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Light activated surfaces to prevent spreading of pathogens

Combination of photosensitive dyes and nanocellulose can be used to develop materials that are self-sterilizing and biodegradable.


In the FinnCERES-funded project SolarSafe, the goal is to merge the photoinactivation properties of organic photosensitizers with the mechanical properties of cellulose to develop biodegradable and self-sterilizing materials. The sanitizing approach of the developed composite materials is photodynamic inactivation (PDI), which is based on generation of reactive oxygen species by light exposure. The light-mediated oxygen species can kill and inactivate various pathogens and organisms, which can grow and spread on surfaces causing especially major threats in healthcare units, hospitals, or elderly housings. In parallel, we are developing methods to capture those pathogens into the cellulosic materials, targeting to increase the PDI effect. Additionally, PDI can be used to prevent the growth of multi-resistant organisms (MRO) on surfaces, which has impact to the global health as well as food security and development.


The composite materials developed in the project will be utilized as functional barrier coatings in e.g., packaging, filters, or masks. By generating self-sterilizing coating materials, we can try to stop infective agents before they even get into the body. For instance, in hospitals the coatings could help combating the MRO related problems by inhibiting their growth and spreading. The applicability in masks can also help to protect people from air-borne microbial contaminants by not only inhibiting their spread by capture but also inactivating them.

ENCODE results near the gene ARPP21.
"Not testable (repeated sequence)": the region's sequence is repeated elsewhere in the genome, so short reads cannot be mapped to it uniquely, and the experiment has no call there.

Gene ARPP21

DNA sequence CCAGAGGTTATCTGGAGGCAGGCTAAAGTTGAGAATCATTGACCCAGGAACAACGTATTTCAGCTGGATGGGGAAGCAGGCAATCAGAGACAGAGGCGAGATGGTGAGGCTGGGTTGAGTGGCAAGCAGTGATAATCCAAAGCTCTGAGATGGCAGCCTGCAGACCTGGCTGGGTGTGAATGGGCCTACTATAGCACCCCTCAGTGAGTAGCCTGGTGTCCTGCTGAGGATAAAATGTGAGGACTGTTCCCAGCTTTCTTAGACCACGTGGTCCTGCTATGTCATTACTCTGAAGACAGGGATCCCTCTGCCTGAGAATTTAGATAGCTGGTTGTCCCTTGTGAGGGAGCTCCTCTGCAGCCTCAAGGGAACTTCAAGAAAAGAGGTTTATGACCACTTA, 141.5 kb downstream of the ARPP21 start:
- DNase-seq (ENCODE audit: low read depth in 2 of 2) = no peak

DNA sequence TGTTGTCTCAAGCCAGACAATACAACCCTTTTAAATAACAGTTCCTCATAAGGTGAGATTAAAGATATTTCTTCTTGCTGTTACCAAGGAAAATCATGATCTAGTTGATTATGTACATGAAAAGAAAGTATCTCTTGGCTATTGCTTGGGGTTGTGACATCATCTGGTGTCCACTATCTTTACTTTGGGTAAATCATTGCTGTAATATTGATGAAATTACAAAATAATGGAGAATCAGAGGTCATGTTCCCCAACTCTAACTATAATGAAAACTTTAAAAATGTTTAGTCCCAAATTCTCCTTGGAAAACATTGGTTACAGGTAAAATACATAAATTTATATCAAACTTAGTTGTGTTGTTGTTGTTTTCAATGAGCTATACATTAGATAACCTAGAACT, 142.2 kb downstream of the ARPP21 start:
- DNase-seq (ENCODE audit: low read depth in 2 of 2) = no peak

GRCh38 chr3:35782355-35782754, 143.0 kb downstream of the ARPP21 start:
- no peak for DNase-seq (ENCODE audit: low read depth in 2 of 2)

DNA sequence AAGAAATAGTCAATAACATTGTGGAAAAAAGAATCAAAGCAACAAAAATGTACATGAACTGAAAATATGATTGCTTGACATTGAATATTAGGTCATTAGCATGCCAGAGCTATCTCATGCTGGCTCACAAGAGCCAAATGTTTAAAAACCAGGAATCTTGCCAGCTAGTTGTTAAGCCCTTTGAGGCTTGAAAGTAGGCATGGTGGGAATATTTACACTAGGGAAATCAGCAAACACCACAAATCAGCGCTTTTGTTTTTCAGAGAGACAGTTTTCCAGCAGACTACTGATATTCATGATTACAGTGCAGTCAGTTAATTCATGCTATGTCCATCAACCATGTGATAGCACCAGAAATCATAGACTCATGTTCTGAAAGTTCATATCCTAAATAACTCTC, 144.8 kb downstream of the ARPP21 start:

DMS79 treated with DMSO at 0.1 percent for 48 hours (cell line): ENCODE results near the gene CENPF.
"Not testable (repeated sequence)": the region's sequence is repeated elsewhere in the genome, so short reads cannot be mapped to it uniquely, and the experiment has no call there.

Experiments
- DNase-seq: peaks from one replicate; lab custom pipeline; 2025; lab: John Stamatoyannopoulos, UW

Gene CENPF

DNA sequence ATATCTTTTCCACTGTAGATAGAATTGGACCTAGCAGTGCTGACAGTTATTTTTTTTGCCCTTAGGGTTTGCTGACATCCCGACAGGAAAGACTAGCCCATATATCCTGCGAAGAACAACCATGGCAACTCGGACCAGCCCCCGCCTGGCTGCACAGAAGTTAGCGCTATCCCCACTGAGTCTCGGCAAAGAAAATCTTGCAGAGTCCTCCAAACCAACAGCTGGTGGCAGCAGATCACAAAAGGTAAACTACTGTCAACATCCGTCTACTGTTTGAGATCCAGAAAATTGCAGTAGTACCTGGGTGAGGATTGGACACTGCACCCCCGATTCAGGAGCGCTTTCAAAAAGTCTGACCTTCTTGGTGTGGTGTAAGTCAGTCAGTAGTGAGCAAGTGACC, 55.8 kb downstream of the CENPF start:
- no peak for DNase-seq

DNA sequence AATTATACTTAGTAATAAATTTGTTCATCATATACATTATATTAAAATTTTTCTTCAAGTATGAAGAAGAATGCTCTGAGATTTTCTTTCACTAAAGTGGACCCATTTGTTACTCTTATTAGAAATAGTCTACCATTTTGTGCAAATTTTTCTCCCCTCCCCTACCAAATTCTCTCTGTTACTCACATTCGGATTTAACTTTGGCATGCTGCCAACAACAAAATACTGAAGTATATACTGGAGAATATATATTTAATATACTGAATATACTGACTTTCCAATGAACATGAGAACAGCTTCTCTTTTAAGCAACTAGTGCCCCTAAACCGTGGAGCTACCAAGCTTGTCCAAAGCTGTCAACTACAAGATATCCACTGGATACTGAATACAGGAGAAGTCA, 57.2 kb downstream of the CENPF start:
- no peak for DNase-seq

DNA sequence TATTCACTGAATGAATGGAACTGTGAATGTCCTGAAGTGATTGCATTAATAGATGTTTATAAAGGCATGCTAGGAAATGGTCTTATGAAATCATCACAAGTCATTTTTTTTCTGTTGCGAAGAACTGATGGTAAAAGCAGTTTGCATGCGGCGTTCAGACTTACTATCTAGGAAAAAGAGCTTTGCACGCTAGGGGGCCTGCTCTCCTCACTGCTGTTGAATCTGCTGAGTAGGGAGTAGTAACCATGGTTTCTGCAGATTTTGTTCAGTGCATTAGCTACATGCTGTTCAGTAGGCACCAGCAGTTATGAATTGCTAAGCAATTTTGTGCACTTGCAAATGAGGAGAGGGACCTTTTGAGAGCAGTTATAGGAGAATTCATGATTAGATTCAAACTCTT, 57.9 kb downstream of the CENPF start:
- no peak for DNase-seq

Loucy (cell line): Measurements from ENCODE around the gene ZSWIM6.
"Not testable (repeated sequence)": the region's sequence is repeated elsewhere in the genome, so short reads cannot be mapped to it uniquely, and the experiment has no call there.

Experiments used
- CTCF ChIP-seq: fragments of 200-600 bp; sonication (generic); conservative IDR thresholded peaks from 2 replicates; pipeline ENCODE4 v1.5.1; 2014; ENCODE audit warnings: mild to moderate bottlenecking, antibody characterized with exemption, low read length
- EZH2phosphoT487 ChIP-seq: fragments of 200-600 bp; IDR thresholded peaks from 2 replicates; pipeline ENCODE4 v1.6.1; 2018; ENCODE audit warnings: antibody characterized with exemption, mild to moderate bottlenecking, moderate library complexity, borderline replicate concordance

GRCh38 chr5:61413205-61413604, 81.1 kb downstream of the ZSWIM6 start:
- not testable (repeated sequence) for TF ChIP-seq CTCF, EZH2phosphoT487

Meet the SolarSafe team:

  • Aalto University

Professor Academy Research Fellow


Daniel Langerreiter Anniina Savolainen

Doctoral Candidate Master Thesis worker


  • VTT Technical Research Centre of Finland

Research Scientist Principal Scientist


Maija Vuoriluoto Research Scientist


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